GHG Emissions, Solar, Sourcing Renewables - December 5, 2020
Weekend reads: Restoring Maryland's oysters with solar power; Delays in the USPS electric vehicle transition
It's the weekend! Kick back and catch up with these must-read articles from around the web.
USPS delays announcement on possible electric vehicle fleet deal (Axios) The U.S. Postal Service is likely to be upgrading its fleet of trucks with electric vehicles soon, but the decision has been pushed back to next year. Driving the news: USPS told automotive website Trucks.com on Tuesday that it expects to announce which companies it will select for a potentially $6 billion deal to build as many as 180,000 delivery vans in the second fiscal quarter of 2021. USPS has now delayed the decision multiple times.
Renewables = 70% of New US Power Capacity in 2020, Solar = 43% (CleanTechnica) The renewable energy revolution continues, with renewable energy accounting for a greater and greater share of new US power capacity year after year. In the first three quarters of 2020, renewable energy — almost entirely solar and wind energy — accounted for 70% of new US power capacity, based on official utility-scale power plant data from FERC and small-scale solar power estimates from CleanTechnica. (Small-scale solar includes rooftop solar and small ground-mounted solar power plants.)
Webinar: 2020 Energy Industry Review and 2021 Forecast (Bloom Energy) Wednesday, December 09, 2020, 2:00 PM EST/ 11:00 AM PST. 2020 has been a year riddled with challenges. As the world emerges from collective lockdown and slowly fights its way back to normalcy, US electric markets stand at a crossroads. Looking forward to 2021, the path to recovery and further progress will be shaped by the events of 2020. In this webinar, our expert analysts from Bloom Energy will discuss the trends they are watching after a year of unprecedented crises, and the steps businesses can take to prepare for the challenges ahead. REGISTER HERE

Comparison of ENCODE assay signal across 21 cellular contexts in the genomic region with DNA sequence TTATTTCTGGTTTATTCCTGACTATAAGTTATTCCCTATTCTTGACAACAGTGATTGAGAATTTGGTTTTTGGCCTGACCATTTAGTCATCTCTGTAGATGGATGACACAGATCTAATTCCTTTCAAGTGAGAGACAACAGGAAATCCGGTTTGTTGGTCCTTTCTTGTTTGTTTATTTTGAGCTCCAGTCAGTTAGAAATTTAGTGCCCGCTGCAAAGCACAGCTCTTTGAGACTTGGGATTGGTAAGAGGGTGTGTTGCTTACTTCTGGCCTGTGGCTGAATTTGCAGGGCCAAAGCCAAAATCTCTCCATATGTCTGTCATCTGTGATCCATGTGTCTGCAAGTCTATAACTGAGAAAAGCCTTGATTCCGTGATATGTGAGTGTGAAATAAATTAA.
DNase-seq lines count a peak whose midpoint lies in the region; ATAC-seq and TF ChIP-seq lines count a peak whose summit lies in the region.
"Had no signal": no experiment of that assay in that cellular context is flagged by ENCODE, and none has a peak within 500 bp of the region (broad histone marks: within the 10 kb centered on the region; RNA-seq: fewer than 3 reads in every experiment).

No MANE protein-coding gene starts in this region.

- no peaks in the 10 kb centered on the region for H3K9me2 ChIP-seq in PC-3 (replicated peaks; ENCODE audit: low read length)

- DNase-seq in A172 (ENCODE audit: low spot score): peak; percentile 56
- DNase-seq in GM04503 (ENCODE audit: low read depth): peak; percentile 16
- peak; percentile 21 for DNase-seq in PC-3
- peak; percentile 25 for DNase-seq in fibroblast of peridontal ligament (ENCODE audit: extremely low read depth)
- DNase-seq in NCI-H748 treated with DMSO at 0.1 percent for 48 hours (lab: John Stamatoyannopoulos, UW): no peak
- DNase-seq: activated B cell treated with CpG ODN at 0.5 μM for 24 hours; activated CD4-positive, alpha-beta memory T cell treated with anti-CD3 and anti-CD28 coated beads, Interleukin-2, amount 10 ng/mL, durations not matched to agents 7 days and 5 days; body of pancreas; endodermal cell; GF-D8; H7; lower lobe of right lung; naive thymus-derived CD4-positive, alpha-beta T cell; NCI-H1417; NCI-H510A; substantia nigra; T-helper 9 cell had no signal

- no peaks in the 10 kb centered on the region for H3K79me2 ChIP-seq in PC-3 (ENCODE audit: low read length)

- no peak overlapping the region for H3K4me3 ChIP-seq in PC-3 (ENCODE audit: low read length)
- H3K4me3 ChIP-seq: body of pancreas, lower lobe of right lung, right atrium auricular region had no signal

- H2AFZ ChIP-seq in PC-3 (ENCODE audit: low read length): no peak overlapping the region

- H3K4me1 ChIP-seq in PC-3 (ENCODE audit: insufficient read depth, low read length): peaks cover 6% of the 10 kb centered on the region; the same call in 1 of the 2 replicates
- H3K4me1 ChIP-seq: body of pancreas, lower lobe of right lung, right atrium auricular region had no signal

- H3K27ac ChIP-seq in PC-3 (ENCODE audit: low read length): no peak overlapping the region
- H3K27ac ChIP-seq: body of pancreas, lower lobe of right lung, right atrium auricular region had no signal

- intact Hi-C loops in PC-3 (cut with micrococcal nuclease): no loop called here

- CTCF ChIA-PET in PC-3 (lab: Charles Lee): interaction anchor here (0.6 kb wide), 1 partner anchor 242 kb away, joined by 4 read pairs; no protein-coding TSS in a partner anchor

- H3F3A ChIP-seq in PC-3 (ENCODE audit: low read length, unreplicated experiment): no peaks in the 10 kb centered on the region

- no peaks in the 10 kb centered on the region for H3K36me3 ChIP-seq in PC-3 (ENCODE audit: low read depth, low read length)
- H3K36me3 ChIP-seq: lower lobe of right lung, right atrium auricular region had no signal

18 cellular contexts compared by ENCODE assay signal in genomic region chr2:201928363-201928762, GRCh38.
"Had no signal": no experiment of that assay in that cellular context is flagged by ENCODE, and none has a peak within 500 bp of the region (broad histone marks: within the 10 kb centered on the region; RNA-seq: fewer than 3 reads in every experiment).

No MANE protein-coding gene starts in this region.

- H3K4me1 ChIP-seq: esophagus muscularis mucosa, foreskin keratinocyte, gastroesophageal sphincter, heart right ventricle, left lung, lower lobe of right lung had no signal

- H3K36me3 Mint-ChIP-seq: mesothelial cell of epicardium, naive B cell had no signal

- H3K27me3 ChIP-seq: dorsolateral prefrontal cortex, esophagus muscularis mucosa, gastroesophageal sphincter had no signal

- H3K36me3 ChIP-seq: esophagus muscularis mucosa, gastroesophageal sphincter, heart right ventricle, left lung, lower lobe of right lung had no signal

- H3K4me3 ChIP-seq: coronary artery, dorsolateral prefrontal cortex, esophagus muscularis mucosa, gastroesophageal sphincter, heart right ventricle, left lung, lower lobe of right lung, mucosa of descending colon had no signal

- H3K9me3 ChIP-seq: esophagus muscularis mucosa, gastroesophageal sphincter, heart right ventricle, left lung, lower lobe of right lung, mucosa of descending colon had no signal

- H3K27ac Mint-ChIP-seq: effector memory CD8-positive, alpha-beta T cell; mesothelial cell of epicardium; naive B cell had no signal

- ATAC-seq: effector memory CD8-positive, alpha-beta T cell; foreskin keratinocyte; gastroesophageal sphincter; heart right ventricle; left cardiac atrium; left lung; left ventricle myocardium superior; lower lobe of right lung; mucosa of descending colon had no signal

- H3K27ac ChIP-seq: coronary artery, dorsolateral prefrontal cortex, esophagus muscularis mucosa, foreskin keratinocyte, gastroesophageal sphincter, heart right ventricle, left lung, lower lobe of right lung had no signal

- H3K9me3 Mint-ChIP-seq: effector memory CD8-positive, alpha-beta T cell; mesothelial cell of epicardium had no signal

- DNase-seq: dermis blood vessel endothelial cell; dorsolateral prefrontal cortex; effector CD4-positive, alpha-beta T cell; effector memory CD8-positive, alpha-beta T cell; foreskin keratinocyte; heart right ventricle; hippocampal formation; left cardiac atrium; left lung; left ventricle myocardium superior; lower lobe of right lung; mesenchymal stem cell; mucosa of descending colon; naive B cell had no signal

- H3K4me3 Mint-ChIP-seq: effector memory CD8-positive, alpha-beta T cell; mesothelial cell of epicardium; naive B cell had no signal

Accelerated Electrification Coupled with Renewables Can Put China on Path Toward Carbon Neutrality (BloombergNEF) Today, BloombergNEF (BNEF) and Bloomberg Philanthropies released “China’s Accelerated Decarbonization” – a new white paper detailing how China could take major steps toward its recently announced carbon neutrality pledge. These will involve the electrification of final energy use in sectors such as industry and road vehicles, coupled with accelerated deployment of renewables. China is the world’s largest carbon emitter, accounting for 28% of global emissions in 2018. Progress toward carbon neutrality will be no small feat as its energy demand and emissions are still rising. Around 90% of China’s emissions come from electricity and heat production, industry, and transport.
Could solar power help restore Maryland’s oyster population? (WTOP News) Aquaculture is a growing industry in Maryland. Boosting the state’s oyster population can benefit watermen, who have more oysters to harvest, and the water quality of the Chesapeake Bay. But it’s not easy. It’s actually quite muddy, and cleaning off that mud requires manual labor. It’s also not that efficient. Typically, an oyster half shell has about 10 oyster spat implanted on it and tossed in the water. About 3% of those seeds ever grow big enough to be harvested and eaten. A Baltimore-based company is trying to change that. Solar Oysters LLC is building barges powered by solar energy that take up significantly less space in the water than typical aquaculture facilities, which can spread acres wide on the bottom of rivers and the Chesapeake Bay.
Western Australia to build Australia’s longest electric vehicle charging route (The Driven) Western Australia says it will spend up to $21 million on a newly unveiled electric vehicle strategy, which will include the creation of Australia’s longest electric vehicle charging network and a modest EV target for “eligible” government fleets. The charging network will run from Kununurra in the north to the state capital Perth, down to Esperance in the south and to Kalgoorlie in the east. “This announcement represents an exciting time in Western Australia, with the state contributing some of the most significant funds of any Australian jurisdiction towards charging infrastructure that will facilitate the uptake of this environmentally sustainable technology,” Innovation and ICT Minister Dave Kelly said in a joint statement.
- Trump would be only world leader to deny climate science; Pokemon are taking over power plants
- Weekend reads: Jeff Bezos' secret climate change project; Biden-Harris ticket to prioritize environmental action
- Weekend reads: Calif.'s ban on gas-powered cars; Chanel pledges funding for low-income solar
- Weekend reads: How Google set the tone for corporate RE; Accelerating clean energy innovation
- Weekend reads: The carbon footprint of Hollywood; Embracing solar in Japan